From there I swung by Court 18, where Jurgen Melzer was incongruously serve-volleying his way to a maiden loss to Ivo Karlovic. Karlovic was, of course, serving big, but he was also making plenty of chipped returns. Through the early going, Melzer was making plenty of volleys, and he looked even less like losing serve than his opponent. It all came undone for the Austrian in the first set tiebreak, when volleys suddenly were missed. Karlovic’s supporters, more comprehensively festooned with nationalistic drapery than even the locals, began chanting mean slogans at Melzer in close harmony. Novak Djokovic was hitting up on the court behind, and so they chanted at him as well.
Kohlschreiber d. (25) Monaco, 7/5 4/6 6/3 6/7 6/0
After that I roamed, swinging by Rod Laver, where Tomic had somehow contrived to lose the second set, to Court 6, where Philip Kohlschreiber and Juan Monaco were just commencing an enthralling five setter, although they weren’t to know that. As ever, it was a match entirely predicated on the German’s willingness to intersperse normal strokes in amongst the plentiful winners and errors, to ‘rally’, as it were. I was seated with Germans for this one – no flags, but plenty of Bundesliga jerseys – which really rammed home just how draining being a fan of Kohlschreiber’s must be. They rode every flashing backhand up the line, and every forehand into the back hoarding.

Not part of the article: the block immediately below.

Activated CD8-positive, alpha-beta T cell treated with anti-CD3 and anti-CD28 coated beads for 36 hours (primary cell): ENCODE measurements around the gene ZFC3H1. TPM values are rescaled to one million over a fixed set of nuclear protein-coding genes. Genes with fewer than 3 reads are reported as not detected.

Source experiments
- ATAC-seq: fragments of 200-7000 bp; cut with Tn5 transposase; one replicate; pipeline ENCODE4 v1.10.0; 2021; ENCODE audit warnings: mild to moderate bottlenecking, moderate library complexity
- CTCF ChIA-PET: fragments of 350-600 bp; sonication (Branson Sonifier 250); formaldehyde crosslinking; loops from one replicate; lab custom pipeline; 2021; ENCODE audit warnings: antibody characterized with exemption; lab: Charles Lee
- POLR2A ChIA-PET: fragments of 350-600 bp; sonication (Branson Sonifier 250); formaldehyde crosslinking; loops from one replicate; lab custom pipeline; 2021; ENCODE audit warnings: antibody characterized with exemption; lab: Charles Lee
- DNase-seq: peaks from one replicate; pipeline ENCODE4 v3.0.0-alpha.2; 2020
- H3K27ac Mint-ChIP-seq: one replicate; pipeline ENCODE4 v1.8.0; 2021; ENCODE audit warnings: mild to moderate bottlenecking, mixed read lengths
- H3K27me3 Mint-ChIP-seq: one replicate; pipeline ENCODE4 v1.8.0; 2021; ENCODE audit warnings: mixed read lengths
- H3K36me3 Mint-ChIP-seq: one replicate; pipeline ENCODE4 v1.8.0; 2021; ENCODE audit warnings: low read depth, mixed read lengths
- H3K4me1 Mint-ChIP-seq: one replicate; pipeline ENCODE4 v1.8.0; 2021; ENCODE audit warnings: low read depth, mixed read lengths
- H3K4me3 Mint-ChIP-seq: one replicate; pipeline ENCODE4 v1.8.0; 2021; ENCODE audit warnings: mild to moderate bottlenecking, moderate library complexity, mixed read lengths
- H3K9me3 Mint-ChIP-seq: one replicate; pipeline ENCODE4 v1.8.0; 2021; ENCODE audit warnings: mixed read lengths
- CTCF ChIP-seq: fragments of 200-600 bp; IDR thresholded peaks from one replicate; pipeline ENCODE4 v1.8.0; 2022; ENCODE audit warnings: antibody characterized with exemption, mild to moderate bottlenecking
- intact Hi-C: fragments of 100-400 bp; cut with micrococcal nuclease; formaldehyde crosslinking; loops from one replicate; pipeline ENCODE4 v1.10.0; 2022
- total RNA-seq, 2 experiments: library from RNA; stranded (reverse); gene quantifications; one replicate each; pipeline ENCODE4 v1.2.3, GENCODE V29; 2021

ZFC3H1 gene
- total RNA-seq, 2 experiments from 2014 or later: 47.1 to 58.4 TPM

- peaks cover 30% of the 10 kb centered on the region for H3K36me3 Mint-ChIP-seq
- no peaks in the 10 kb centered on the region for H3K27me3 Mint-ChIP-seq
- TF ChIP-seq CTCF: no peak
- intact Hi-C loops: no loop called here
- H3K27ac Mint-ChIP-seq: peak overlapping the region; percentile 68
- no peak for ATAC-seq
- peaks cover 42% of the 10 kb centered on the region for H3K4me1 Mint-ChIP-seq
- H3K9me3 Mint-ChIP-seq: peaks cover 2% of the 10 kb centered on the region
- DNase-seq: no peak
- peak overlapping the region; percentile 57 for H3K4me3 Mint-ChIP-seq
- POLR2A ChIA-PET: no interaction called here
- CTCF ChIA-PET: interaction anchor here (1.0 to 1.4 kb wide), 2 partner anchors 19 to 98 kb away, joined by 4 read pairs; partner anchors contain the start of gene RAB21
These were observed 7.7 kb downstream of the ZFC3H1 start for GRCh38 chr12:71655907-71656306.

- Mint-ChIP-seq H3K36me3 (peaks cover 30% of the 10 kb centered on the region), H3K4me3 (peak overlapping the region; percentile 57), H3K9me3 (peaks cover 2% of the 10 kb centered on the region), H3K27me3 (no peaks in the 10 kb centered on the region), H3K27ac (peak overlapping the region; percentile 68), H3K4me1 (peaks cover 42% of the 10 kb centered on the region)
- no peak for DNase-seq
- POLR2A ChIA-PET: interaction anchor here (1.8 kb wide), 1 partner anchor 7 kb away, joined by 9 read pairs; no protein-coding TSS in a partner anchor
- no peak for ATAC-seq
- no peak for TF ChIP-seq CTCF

Dimitrov d. Chardy, 4/6 6/3 3/6 6/4 6/4
Even at this early stage of his career, Grigor Dimitrov’s more cosmopolitan fan base is similarly conditioned to highs and lows. When I arrived at his court, he had a break point on Chardy’s serve in the first set. Four minutes later the Bulgarian had lost his own serve, and, shortly after, the set. As I said, it was that kind of day. It thereafter developed into a pretty wrenching encounter, whose limits were defined by Dimitrov’s backhand, Chardy’s serve and both player’s insipid shakiness on break points. They moved to two sets apiece, and the heat was endless. Kohlschreiber finished off Monaco with a bagel – it was as brilliant as you might imagine – while Dimitrov limped home along a path littered with Chardy’s double-faults.
Over on Margaret Court Arena Stadium, Greg Jones was foundering badly as Dolgopolov galloped through the remaining few sets. The Australian flags went limp, though the groans of the punters were knowing, if not affectionate. Despite his obscurity, Greg Jones, by gallantly blowing a two set lead, was demonstrating his credentials as a native son. The Cultural Cringe dictates that we both expect and celebrate our countrymen falling short against the rest of the world. But in Rod Laver Arena and Garden Square the roar was immense as Tomic served out the match, having recovered from a two set deficit, taking Verdasco’s best blow and triumphing in a touch over four hours of real tennis. It turns out there’s another, rarer kind of Aussie, and we appreciate this kind even more.
As it happened, I did not look away as Tomic served out the match. I’m not superstitious, after all. But for all that I’m not nationalistic, either, I will admit that as Tomic’s final forehand landed and he hurled his racquet to the court, I was clapping and cheering as vigorously as the guy next to me, who wore a pair of green and gold spectacles, and had the Southern Cross tattooed on the side of his neck. Sometimes the moment gets you.